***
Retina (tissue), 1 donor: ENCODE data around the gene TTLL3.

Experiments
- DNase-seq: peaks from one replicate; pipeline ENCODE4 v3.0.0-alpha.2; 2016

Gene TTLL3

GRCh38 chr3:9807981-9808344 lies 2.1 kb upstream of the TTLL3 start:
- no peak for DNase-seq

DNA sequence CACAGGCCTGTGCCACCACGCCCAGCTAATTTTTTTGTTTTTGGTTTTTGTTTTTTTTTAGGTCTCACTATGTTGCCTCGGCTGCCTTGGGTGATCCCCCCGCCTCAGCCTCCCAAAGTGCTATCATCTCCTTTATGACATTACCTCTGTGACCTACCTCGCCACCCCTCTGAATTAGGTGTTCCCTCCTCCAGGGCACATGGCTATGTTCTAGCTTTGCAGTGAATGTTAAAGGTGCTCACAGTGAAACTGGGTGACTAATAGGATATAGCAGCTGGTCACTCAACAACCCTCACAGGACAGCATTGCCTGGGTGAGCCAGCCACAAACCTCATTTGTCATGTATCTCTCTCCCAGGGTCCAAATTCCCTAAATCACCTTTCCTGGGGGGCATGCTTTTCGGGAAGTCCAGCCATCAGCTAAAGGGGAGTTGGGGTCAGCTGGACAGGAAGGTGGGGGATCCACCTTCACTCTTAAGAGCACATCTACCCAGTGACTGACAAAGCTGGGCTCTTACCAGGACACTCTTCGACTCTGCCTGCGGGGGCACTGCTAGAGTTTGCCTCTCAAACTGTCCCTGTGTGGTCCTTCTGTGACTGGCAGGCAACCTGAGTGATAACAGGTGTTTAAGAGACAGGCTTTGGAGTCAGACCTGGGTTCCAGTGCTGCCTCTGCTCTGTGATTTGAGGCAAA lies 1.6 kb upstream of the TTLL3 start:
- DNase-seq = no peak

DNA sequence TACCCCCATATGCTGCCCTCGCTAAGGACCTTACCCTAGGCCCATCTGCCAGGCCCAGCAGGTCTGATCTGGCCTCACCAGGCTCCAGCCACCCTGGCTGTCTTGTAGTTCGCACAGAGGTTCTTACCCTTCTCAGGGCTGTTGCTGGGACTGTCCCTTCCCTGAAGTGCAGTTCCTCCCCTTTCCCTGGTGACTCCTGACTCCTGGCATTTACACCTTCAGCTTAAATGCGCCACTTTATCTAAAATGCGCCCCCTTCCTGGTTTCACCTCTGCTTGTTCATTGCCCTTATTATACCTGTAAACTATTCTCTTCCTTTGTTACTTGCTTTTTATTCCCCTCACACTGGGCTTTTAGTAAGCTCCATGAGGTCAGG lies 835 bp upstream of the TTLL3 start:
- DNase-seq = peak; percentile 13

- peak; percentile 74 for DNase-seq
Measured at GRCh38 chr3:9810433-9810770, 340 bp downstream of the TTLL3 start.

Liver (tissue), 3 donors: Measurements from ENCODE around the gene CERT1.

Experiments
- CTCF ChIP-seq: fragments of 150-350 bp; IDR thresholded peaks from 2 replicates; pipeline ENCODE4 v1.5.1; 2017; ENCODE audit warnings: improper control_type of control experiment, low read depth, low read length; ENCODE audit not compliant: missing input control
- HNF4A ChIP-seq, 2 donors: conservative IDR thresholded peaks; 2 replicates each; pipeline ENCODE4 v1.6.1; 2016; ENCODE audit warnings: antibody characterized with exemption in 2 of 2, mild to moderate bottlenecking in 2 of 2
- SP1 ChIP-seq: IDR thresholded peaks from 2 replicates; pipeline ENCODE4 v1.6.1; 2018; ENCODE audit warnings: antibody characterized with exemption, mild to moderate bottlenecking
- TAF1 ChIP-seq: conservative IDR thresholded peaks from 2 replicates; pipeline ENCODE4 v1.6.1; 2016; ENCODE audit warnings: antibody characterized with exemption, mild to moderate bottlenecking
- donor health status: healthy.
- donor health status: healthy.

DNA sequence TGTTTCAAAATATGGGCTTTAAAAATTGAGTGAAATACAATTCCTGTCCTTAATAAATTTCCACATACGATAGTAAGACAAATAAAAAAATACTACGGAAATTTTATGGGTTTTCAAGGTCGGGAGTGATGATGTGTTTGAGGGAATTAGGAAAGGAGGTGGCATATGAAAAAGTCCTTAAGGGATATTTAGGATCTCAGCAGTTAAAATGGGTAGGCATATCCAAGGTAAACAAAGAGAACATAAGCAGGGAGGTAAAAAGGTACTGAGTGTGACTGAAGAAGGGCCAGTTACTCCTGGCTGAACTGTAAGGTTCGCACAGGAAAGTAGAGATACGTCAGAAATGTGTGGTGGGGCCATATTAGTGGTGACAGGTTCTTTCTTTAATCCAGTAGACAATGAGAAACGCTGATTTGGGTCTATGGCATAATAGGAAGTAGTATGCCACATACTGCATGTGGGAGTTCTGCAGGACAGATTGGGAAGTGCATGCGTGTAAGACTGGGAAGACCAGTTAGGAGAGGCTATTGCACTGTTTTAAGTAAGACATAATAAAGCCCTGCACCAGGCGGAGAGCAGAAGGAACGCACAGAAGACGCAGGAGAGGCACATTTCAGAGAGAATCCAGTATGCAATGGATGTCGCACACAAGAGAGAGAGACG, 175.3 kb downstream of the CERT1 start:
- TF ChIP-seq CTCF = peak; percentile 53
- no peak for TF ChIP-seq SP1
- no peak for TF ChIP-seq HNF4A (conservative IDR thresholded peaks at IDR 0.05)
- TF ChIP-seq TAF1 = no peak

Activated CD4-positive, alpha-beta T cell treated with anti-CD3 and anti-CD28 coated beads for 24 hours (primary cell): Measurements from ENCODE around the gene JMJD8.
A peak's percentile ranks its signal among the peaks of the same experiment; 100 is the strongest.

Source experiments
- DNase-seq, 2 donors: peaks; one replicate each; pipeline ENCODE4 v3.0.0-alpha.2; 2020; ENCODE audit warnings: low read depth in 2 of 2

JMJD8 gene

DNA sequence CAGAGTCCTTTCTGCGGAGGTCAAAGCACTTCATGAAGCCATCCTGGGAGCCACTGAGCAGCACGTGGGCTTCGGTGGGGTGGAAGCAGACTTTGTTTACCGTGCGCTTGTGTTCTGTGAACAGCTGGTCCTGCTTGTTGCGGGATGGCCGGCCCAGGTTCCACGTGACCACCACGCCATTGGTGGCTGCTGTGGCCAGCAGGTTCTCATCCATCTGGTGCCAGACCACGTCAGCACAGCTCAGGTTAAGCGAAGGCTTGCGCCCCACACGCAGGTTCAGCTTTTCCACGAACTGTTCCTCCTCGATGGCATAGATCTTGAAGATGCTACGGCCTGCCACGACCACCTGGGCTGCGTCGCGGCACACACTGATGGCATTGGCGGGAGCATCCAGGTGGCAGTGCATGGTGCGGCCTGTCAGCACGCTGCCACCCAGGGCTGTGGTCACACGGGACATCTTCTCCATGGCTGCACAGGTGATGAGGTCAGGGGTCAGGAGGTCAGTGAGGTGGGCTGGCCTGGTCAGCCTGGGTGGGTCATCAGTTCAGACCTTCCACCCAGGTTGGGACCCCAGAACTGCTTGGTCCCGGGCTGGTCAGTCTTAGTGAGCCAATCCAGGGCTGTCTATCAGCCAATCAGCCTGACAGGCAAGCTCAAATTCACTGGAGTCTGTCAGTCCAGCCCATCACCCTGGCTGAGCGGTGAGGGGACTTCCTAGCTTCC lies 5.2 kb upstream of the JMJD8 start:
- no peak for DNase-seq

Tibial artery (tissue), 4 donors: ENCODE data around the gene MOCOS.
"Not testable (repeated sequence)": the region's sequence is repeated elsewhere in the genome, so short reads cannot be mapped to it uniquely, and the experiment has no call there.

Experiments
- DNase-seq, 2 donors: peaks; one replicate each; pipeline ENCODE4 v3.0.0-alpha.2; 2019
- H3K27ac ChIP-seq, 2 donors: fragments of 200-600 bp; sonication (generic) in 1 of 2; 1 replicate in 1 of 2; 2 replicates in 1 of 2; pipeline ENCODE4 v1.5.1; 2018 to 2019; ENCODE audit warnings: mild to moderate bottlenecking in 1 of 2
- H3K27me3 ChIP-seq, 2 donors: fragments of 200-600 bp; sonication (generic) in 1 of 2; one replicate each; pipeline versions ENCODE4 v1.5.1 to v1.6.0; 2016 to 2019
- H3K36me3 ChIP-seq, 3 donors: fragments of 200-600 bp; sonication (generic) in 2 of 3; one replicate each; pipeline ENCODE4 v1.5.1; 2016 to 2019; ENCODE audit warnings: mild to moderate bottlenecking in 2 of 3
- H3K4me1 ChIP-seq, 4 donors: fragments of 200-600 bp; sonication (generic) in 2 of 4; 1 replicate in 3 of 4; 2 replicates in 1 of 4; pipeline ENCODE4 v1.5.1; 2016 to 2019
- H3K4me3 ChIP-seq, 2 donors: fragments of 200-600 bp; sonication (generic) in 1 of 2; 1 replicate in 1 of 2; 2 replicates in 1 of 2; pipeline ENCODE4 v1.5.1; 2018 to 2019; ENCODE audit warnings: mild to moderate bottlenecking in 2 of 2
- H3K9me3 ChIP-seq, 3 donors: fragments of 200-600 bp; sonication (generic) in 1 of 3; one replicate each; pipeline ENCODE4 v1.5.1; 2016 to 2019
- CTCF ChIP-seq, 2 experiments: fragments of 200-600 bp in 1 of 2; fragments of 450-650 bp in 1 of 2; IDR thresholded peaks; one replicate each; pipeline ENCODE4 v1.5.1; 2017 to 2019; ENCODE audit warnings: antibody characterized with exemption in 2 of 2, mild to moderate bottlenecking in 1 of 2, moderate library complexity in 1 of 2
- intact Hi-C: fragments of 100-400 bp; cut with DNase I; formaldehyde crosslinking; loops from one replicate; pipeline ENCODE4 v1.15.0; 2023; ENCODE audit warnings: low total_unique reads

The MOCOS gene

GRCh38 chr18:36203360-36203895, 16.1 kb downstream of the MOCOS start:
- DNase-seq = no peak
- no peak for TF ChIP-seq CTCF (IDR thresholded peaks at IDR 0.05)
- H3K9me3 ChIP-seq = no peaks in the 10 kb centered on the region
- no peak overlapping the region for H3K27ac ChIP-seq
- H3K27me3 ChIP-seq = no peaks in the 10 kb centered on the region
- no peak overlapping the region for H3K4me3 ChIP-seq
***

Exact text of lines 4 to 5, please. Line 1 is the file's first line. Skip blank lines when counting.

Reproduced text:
Gene TTLL3

GRCh38 chr3:9807981-9808344 lies 2.1 kb upstream of the TTLL3 start: